FRED DE SAM LAZARO, correspondent: Colombia’s long-running civil war has uprooted hundreds of thousands of rural citizens who’ve crowded into cities. In Medellin, perhaps a fifth of the 2.4 million inhabitants are displaced people like Cecilia Marin.

CECILIA MARIN: We came to Medellin in 1996. The guerrillas had taken over one of our homes and killed a person right in front of our house. We were tired of witnessing all this violence.

DE SAM LAZARO: Not that Medellin offered much safe haven. The conflict with the leftist FARC guerrillas was in the city, too. There also were right wing so-called self-defense militias set up by rich landowners and often allied with the government.


REV. JULIAN GOMEZ: Once we had the narco-trafficking, things became even more complicated. You had narco-violence, political violence, and also that of the self-defense forces.

DE SAM LAZARO: Medellin became known as the cocaine capital—and the murder capital—of the world, home of the notorious drug lord Pablo Escobar, who was killed by police in 1993. Much of the drug trade has since shifted to Central America, and here in Medellin, Father Gomez says things have calmed down considerably.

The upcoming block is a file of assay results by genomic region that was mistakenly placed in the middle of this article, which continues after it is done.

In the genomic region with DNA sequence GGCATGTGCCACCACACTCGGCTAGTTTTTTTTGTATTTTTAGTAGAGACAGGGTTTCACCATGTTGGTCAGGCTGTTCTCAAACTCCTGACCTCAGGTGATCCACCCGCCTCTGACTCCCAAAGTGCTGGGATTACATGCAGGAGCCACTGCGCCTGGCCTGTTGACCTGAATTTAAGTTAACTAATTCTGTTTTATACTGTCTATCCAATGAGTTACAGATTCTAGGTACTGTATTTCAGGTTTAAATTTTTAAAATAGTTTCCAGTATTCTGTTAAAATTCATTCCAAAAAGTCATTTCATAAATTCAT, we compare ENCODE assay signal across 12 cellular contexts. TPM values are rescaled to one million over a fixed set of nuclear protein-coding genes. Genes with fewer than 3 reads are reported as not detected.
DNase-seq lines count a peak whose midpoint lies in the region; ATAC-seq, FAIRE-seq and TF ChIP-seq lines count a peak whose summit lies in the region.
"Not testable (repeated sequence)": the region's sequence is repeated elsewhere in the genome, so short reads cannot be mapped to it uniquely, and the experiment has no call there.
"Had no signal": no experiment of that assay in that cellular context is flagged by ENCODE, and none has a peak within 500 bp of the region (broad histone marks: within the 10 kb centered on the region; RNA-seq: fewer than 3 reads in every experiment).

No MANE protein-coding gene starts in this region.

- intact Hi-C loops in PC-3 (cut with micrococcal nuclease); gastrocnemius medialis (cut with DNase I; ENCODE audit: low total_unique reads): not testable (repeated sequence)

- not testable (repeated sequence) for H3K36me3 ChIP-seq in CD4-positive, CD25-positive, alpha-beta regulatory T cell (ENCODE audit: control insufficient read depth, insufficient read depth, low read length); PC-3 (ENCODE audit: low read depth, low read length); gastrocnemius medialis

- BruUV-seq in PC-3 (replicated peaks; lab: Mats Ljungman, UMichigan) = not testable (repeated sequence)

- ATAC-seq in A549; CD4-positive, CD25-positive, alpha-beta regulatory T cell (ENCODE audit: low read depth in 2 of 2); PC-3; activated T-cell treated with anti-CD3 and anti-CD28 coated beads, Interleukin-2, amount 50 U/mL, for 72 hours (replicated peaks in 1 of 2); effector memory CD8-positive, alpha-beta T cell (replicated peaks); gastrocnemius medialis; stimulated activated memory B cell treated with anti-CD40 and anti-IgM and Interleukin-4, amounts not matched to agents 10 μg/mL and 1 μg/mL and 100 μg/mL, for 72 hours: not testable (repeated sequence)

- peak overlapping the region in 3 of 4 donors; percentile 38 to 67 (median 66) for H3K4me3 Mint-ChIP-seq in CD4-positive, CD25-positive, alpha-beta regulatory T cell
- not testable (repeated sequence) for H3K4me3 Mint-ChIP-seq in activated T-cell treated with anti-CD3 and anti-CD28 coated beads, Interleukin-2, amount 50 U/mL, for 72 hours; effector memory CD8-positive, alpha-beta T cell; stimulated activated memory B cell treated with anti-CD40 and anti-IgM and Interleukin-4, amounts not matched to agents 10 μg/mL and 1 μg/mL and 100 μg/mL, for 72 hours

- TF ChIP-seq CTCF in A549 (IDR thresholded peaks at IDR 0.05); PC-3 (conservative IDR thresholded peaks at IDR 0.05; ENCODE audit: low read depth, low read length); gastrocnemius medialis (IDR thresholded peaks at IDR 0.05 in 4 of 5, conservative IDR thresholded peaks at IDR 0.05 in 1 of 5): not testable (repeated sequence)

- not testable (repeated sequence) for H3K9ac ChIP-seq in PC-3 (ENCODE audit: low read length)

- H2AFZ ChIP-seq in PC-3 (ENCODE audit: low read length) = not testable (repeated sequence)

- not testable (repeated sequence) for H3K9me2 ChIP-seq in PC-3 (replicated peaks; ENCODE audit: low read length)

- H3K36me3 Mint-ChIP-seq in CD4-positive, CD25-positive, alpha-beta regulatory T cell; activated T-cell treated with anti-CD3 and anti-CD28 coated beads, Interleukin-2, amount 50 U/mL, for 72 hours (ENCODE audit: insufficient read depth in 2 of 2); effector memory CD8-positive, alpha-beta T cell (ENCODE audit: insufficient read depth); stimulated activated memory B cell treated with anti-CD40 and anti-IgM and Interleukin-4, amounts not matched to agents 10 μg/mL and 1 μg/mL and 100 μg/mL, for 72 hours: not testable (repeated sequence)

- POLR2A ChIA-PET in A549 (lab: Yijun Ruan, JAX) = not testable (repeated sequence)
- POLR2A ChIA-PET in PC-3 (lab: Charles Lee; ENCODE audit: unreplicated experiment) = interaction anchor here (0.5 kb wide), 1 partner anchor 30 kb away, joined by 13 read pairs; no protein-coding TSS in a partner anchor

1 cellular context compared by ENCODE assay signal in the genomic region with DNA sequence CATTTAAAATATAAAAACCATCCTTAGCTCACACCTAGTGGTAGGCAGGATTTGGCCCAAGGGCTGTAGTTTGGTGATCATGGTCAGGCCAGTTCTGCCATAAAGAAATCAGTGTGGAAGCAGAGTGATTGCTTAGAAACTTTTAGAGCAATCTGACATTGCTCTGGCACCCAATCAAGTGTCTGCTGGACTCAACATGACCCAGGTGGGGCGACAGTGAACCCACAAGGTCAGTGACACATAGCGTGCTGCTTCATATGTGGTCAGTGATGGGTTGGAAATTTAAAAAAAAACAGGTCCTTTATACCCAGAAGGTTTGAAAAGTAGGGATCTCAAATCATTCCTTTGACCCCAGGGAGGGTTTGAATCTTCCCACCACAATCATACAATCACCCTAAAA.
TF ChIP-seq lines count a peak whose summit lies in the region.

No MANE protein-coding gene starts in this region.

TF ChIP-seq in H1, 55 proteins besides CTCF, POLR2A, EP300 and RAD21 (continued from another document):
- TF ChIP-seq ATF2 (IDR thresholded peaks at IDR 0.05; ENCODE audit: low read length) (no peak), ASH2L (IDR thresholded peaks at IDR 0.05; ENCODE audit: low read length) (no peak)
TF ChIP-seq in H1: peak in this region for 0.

REV. GOMEZ: The city has undergone a transformation. It’s been a positive one. Things are thought out now: how do we make streets, how do we make houses, infrastructure, how do we improve mobility, health, education? It’s had an integrative approach. People got tired of fighting.

DE SAM LAZARO: Medellin has seen a dramatic drop in violence. The murder rate is down from about 380 per 100,000 people to about 50. Experts credit a general calming trend across Colombia in recent years. There’s even a peace process mediated by Cuba between the government and the leftist FARC guerillas. Also, they credit the efforts of new political leadership to bring people together in the city, says Alejandro Echeverri.